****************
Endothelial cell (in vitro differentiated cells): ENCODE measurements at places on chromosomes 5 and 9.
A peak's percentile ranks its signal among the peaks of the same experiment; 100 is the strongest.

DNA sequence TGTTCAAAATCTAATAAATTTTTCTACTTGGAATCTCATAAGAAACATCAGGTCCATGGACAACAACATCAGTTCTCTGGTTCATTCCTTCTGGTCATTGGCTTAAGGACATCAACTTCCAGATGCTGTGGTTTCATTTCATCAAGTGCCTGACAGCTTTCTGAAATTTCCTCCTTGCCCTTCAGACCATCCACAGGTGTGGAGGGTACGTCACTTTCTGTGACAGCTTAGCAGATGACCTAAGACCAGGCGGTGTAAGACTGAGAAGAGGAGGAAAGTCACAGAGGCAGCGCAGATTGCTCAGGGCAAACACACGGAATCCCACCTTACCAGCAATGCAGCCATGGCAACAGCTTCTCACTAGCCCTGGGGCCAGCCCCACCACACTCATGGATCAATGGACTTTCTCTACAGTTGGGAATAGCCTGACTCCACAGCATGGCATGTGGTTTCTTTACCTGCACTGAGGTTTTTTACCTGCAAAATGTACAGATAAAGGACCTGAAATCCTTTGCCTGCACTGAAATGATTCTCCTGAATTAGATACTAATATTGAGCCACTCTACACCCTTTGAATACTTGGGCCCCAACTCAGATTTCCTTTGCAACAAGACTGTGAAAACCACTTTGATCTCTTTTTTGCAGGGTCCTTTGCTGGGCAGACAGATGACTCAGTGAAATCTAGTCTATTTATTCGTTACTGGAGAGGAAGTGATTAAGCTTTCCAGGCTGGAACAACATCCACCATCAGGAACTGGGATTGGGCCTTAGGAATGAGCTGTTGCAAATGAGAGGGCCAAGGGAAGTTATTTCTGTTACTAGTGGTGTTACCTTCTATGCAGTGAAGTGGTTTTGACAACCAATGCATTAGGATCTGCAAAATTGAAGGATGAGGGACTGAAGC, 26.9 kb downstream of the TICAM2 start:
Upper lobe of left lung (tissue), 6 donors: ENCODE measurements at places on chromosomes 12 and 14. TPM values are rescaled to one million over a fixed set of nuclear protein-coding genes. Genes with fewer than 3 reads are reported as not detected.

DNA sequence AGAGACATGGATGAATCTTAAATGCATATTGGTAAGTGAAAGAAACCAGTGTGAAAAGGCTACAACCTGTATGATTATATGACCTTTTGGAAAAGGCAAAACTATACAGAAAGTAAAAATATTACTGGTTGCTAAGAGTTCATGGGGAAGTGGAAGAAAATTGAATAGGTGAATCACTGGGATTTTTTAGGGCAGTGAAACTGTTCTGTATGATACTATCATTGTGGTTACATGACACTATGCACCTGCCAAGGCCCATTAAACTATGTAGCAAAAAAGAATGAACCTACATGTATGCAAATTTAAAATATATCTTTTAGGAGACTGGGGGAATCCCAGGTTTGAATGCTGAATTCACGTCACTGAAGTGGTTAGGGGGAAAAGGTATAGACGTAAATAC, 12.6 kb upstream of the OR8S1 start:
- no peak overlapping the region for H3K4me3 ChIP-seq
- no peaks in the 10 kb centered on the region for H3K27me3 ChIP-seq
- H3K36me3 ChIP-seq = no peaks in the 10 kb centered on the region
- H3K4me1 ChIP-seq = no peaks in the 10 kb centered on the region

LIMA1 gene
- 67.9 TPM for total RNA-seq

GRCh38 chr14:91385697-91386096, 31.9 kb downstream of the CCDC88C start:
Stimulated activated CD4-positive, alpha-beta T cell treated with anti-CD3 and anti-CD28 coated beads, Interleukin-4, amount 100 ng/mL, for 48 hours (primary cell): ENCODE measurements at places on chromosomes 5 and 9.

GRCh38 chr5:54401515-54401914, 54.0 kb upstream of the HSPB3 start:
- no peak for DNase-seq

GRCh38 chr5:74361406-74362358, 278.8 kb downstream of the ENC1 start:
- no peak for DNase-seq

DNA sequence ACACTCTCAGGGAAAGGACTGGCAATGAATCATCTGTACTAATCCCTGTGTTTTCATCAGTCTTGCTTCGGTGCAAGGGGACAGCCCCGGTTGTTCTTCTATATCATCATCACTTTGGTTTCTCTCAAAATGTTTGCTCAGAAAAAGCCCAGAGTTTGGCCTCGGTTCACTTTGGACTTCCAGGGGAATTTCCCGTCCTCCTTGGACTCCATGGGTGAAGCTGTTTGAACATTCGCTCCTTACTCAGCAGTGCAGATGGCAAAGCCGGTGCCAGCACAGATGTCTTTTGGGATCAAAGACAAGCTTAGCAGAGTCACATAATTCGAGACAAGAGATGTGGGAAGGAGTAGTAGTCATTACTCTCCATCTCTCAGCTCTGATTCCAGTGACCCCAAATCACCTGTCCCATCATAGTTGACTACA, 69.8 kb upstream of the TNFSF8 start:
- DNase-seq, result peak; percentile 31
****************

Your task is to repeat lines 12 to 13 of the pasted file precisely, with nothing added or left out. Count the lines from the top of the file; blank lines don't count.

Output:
GRCh38 chr14:91385697-91386096, 31.9 kb downstream of the CCDC88C start:
Stimulated activated CD4-positive, alpha-beta T cell treated with anti-CD3 and anti-CD28 coated beads, Interleukin-4, amount 100 ng/mL, for 48 hours (primary cell): ENCODE measurements at places on chromosomes 5 and 9.